In honor of National Book Lover’s Day, we wanted to share with you our most recommended novels.
Kevin Reardon: Leadership and Self-Deception
This book takes a totally different approach to leadership relative to countless books written on the topic. It addresses the key problems within organizations and within our relationships. These problems can be addressed within each of us, not within those around us.
Each readers lack of self-awareness (self-deception) leads to workplace conflicts and conflicts in our personal lives. Rather than teaching the reader how to ‘charge ahead’ with better managerial strategies, it encourages the reader to dive inward to their own strengths & weaknesses and challenges each of us to better understand those around us. When we can truly understand and value each person around us, then we can earn the necessary trust required for leadership. Lastly, the author’s strong foray into our damaged personal relationships is something most people can painfully relate to and the book provides the necessary tools to help rebuild these broken relationships.
Andrea Bulen: To Kill A Mockingbird
Every time I read To Kill A Mockingbird I find a new life lesson in the book. You were probably required to read it in high school and missed most of the lessons. Read it again now that you are in a later stage in life and I promise you’ll learn something new every time. Here are a few life lessons I’ve found over the years:
- When Atticus has trouble with Miss Caroline, Atticus reminds us that we have to look at other’s perspectives to truly understand them.
- Scout and Jem are embarrassed by their father’s age and assume he can’t do anything. When they see him go against the rabid dog, they realize that he is capable of much more than they thought. This teaches us to not judge using first impressions or even “last” impressions – everyone has potential to do amazing things.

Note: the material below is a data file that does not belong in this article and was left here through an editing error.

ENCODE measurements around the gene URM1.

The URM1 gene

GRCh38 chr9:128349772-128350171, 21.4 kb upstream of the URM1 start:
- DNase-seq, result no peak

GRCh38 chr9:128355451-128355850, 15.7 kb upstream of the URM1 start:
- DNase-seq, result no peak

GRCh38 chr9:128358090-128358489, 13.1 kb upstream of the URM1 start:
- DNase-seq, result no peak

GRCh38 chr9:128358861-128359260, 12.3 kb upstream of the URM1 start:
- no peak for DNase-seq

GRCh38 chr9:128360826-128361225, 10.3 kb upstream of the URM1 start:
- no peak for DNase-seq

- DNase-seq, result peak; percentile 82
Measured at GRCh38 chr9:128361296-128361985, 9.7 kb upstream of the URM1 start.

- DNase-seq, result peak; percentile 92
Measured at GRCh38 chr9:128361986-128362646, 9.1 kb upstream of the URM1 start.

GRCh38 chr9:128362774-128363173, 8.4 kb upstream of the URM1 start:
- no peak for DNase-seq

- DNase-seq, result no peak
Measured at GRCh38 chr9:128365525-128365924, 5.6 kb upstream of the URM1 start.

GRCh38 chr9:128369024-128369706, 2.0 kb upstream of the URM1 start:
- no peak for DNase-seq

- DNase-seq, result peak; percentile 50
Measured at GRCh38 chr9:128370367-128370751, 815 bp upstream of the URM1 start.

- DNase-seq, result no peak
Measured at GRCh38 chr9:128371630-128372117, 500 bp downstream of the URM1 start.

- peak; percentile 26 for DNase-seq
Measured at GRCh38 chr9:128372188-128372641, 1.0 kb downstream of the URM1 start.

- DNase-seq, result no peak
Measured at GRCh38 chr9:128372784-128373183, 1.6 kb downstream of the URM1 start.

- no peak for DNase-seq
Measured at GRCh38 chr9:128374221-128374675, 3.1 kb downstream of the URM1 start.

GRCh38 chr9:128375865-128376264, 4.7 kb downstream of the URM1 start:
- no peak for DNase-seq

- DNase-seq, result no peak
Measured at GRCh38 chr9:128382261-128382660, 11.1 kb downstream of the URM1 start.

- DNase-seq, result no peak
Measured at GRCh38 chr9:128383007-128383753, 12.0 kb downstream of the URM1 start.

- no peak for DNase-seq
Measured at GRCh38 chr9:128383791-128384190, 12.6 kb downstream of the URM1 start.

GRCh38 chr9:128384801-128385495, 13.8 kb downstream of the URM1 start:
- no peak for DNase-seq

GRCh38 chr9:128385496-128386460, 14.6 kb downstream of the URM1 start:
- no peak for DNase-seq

- Of course, the most important lesson in To Kill a Mockingbird is that people are people, regardless of their social class. We must accept them for who they are.
Mark Ziety: The Millionaire Next Door
It may come as a shock that most of the truly wealthy in this country don’t live in Beverly Hills or on Park Avenue – they live right next door. While many people are trying to keep up with the Jones’s, this book creates a new image of who the Jones’s should be. The millionaire next door Jones’s don’t have the flashy cars or fancy this or that. Rather, they’re hardworking folks that are prudent with their money. The book addresses seven common traits that show up again and again among those who have accumulated their own wealth. Plus, after finishing the book, you know what to do to become the millionaire next door yourself.